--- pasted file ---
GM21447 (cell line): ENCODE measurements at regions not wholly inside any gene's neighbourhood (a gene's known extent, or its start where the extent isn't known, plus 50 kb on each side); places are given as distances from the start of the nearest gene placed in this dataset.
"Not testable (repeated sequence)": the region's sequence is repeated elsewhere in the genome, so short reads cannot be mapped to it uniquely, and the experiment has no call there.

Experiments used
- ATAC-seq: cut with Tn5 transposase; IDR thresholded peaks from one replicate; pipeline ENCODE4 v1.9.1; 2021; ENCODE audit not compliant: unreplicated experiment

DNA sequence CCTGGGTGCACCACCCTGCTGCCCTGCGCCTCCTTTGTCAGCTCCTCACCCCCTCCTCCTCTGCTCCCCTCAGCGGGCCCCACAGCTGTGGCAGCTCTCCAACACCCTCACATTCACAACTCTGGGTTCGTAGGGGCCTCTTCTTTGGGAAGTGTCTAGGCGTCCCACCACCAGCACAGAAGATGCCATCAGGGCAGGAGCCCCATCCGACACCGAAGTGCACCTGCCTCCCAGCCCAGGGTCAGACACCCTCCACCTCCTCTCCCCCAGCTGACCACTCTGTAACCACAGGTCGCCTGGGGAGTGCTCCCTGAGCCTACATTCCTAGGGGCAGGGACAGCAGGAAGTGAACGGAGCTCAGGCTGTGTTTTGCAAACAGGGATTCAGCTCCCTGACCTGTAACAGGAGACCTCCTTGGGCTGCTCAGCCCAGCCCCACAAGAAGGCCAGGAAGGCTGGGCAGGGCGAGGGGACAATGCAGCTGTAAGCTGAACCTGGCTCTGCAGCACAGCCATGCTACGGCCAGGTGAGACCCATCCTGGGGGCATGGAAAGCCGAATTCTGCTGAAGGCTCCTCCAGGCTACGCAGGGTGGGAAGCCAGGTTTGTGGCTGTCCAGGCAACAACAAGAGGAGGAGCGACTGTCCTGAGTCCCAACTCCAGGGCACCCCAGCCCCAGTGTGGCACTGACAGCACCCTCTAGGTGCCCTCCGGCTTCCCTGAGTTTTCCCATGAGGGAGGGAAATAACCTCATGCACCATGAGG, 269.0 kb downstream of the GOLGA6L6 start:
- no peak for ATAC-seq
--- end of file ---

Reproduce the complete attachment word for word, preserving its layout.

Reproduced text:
GM21447 (cell line): ENCODE measurements at regions not wholly inside any gene's neighbourhood (a gene's known extent, or its start where the extent isn't known, plus 50 kb on each side); places are given as distances from the start of the nearest gene placed in this dataset.
"Not testable (repeated sequence)": the region's sequence is repeated elsewhere in the genome, so short reads cannot be mapped to it uniquely, and the experiment has no call there.

Experiments used
- ATAC-seq: cut with Tn5 transposase; IDR thresholded peaks from one replicate; pipeline ENCODE4 v1.9.1; 2021; ENCODE audit not compliant: unreplicated experiment

DNA sequence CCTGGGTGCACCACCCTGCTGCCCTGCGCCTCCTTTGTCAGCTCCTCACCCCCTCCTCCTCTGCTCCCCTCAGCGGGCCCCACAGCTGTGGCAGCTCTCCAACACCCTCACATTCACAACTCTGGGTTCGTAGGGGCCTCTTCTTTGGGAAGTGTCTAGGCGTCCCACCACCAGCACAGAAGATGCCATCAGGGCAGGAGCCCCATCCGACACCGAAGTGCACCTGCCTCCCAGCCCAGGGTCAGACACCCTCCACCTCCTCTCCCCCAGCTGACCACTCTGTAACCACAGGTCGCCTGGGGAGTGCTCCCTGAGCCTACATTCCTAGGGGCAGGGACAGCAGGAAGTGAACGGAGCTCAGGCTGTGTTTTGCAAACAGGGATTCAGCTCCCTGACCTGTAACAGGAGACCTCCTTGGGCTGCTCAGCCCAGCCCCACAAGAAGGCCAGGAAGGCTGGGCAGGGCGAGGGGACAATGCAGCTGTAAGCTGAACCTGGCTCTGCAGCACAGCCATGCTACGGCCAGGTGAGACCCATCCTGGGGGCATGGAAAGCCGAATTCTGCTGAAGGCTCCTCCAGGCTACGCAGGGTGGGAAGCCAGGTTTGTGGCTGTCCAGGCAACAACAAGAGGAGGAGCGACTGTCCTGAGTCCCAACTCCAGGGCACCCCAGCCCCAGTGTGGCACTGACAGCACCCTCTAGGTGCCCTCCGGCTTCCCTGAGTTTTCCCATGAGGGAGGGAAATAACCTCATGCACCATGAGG, 269.0 kb downstream of the GOLGA6L6 start:
- no peak for ATAC-seq